You have to feel for the dev team, to have the true scale of their task writ large for them to fully comprehend. Yet it was always a challenge the scale of which was easy to comprehend with scholarly study of things like airliner automation, automated train systems, the first Ariane 5, etc. All these things point to it being a really tough challenge, and only one of them is actually fully automated and carries people (and operates in an artificially simplified environment; a railway). Given that there hasn't been a fundamental break through in machine comprehension (the sort that is demonstrably infallible, not just slightly better than the last one in lab demos), any old fool could conclude that a fully dependable self driving car isn't a viable option at this time.

You'd have to be really young and cocky to think that you could do better than all those predecessors. Well, Google are a young cocky company with, apparently, a lot of young cocky engineers. If they want to learn the lessons of life the hard and expensive way, so be it, that's up to them and their investors (a fool and his money will soon be parted. Anyone got shares in Tesla, Uber, etc?). So long as they don't manage to con everyone else into believing it works and get such things mandated by law...

The rest of us who have been there before will puff contentedly on our pipes whilst sitting in our most comfortable armchair and tells tales of yore...

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Re: Autonomous Cars

One other thing. The engineer who tells his company that something wildly ambitious cannot be achieved is worth a lot of money. They may very well be saving them from spending a fortune for no net gain. Certainly their point of view should be represented to the shareholders before the board decides to overrule them.

I suppose companies like Google and Apple, and maybe Tesla and Uber, have got money to burn on experiments such as self driving cars, but it's still their investors money, not their own personal funding to do with as they wish.

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Anonymous Coward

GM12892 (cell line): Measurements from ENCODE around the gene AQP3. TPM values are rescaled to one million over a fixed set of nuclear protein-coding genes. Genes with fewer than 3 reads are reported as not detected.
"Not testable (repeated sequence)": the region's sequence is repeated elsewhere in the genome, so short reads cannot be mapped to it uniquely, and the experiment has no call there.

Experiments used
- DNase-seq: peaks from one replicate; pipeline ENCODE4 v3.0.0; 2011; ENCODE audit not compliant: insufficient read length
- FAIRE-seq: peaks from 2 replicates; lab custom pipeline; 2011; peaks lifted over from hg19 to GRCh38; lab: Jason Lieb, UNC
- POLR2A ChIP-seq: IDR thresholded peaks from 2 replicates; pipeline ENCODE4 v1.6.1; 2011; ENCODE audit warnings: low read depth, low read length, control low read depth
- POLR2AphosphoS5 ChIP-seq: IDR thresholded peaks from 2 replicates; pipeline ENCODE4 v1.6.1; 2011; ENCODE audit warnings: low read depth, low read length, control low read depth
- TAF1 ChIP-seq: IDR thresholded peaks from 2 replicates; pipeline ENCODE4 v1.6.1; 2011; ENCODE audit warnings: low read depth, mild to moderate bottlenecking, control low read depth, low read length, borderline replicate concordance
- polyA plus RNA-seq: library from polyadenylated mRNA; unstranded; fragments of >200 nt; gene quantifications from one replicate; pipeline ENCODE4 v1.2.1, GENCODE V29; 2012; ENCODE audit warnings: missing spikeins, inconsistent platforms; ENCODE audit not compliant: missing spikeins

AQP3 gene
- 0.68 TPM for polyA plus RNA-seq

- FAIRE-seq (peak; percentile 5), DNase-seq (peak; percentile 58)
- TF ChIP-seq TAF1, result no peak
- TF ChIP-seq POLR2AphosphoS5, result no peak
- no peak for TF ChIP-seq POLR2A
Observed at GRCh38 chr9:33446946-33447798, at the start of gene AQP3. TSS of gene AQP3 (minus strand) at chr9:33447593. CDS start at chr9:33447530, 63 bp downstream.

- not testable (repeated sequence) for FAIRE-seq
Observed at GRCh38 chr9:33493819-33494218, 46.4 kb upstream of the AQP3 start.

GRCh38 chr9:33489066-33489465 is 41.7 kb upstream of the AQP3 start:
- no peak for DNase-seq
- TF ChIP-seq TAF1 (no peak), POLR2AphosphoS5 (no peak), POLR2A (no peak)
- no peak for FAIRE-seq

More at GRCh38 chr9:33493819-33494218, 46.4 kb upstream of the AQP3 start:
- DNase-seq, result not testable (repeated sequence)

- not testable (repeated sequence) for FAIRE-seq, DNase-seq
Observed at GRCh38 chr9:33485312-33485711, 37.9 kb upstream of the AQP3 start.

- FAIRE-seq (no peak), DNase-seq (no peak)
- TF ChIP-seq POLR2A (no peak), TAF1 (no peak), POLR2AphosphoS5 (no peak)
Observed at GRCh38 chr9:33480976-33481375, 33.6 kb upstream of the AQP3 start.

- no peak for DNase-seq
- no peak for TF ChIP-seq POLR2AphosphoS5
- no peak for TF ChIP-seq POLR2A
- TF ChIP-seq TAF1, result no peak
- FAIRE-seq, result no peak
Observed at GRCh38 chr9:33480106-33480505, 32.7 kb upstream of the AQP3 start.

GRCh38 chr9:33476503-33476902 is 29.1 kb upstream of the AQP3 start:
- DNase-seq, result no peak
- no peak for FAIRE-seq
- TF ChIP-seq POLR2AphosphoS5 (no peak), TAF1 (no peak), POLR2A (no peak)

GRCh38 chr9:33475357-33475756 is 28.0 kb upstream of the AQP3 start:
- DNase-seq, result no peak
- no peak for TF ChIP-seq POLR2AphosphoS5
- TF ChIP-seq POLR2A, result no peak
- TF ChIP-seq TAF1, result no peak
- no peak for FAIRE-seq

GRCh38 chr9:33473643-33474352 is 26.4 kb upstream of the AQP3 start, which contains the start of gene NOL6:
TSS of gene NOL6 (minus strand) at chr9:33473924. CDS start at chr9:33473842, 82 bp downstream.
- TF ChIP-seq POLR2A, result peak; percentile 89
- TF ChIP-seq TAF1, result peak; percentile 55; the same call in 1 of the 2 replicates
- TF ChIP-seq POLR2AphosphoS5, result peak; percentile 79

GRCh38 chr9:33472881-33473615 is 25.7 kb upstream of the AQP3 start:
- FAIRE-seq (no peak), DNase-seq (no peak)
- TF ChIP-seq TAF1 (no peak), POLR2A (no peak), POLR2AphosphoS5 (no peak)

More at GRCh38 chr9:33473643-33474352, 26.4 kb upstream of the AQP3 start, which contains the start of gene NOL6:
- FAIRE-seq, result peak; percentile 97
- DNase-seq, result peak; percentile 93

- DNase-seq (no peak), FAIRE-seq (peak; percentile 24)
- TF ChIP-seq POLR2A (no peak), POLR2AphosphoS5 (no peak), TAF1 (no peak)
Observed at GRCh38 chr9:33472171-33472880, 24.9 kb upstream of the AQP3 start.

Re: Autonomous Cars

I think the stupidity is all yours.

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Re: Autonomous Cars

I think Tesla is embracing self-driving tech because focusing solely on an all-electric powertrain is not all that remarkable, and very easy to replicate by competitors. I'd buy a Leaf or a Volt or any other thing (hybrid) over any Tesla, if that was all they had going for them.

Tesla cannot afford to not have a working self-driving technology to differentiate them from other car companies. They have never turned a profit, and they may never, now (and especially with so many other companies now focusing on creating their own flavor of that technology). The actual car companies are going to run Tesla out of business if they don't bring in new deliverables such as a whole-home battery and a home-generating solution.

I won't miss Tesla when they're gone. I do miss Aptera though, that was a sweet looking machine...

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Tesla is one of the automotive companies that are actually developing the technology. Developing means adjusting and refining and enhancing. One of those enhancements is to step away from a part manufacturer that isn't on board with their direction. Another enhancement, due to arrive imminently, is to add heavier restrictions to the Autopilot, insisting on the drivers hands being on the wheel much more, even going as far as requiring the car to be stopped and in Park before it'll allow the Autopilot to be re-engaged. This will catch the idiots that don't read manuals, are too arrogant to follow the rules and then rush for a lawyer when they cause an accident from using the vehicle the wrong way.

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i think most people